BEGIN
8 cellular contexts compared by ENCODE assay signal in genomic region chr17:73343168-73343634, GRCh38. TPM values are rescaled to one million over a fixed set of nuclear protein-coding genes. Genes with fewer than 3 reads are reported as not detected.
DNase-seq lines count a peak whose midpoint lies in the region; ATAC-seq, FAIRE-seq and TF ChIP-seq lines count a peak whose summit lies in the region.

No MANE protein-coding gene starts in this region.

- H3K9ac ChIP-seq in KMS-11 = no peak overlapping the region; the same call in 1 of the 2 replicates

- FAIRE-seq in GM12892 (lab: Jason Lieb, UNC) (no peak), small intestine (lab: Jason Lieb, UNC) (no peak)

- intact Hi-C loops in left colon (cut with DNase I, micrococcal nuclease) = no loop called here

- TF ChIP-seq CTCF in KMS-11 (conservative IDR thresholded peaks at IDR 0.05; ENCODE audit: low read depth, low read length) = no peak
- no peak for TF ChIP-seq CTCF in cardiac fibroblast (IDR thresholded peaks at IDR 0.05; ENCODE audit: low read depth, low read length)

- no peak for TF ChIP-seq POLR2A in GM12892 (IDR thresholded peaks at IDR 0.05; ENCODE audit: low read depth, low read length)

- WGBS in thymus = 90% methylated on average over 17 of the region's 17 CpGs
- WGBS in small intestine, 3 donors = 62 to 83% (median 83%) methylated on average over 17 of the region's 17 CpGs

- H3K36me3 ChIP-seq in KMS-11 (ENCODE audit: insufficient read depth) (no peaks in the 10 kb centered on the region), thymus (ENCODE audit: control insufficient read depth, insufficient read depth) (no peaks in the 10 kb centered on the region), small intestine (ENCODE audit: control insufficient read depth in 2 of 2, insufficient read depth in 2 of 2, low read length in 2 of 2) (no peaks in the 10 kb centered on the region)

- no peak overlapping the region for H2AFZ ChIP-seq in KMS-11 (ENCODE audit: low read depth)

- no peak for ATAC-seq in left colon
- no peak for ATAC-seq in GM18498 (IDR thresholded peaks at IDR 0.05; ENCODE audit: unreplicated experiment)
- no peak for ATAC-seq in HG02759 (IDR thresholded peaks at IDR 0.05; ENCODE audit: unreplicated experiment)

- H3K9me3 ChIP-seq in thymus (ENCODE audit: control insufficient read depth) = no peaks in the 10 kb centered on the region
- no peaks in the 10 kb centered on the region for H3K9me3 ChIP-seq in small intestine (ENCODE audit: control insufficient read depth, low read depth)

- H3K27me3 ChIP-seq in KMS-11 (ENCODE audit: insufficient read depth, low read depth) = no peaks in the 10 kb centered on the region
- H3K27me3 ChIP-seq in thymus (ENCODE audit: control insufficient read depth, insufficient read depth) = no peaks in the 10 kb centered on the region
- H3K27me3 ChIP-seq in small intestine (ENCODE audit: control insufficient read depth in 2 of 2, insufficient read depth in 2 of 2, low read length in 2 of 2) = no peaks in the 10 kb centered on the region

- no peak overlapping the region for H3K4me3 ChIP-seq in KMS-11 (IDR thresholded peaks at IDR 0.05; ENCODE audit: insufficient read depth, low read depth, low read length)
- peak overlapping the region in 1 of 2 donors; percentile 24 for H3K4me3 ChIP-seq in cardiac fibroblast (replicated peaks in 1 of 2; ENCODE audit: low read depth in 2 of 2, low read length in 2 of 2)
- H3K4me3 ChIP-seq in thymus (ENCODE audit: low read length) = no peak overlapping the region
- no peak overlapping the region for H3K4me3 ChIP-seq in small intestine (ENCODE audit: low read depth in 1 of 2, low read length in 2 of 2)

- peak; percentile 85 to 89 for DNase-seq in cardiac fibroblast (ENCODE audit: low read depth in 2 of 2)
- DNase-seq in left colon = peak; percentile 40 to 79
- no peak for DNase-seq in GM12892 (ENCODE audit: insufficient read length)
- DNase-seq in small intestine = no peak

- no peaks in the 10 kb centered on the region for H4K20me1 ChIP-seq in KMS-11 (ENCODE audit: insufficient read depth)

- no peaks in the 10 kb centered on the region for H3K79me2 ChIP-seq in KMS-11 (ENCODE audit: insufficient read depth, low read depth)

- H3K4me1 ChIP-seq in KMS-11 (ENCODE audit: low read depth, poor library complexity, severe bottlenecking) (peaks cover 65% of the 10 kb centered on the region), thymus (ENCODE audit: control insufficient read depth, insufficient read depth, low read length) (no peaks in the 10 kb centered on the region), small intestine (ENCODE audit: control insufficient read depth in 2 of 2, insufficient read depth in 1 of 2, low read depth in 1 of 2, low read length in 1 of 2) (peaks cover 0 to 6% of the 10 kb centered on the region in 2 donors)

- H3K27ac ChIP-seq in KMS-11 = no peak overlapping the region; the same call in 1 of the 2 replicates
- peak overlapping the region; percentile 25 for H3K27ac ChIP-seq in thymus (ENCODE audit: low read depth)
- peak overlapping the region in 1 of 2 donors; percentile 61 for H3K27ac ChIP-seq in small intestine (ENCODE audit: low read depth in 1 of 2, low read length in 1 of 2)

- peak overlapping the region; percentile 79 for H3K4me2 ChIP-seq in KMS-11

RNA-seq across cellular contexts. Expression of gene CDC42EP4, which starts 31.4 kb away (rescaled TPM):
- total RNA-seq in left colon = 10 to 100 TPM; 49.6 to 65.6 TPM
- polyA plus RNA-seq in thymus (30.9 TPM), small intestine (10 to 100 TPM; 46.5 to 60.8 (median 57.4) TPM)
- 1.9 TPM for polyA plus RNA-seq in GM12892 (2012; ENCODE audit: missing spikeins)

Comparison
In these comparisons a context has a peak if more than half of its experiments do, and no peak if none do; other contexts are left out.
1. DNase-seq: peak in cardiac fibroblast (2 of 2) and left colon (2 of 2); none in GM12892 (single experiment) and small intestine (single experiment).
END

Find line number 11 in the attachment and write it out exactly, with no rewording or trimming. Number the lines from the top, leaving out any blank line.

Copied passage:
- WGBS in small intestine, 3 donors = 62 to 83% (median 83%) methylated on average over 17 of the region's 17 CpGs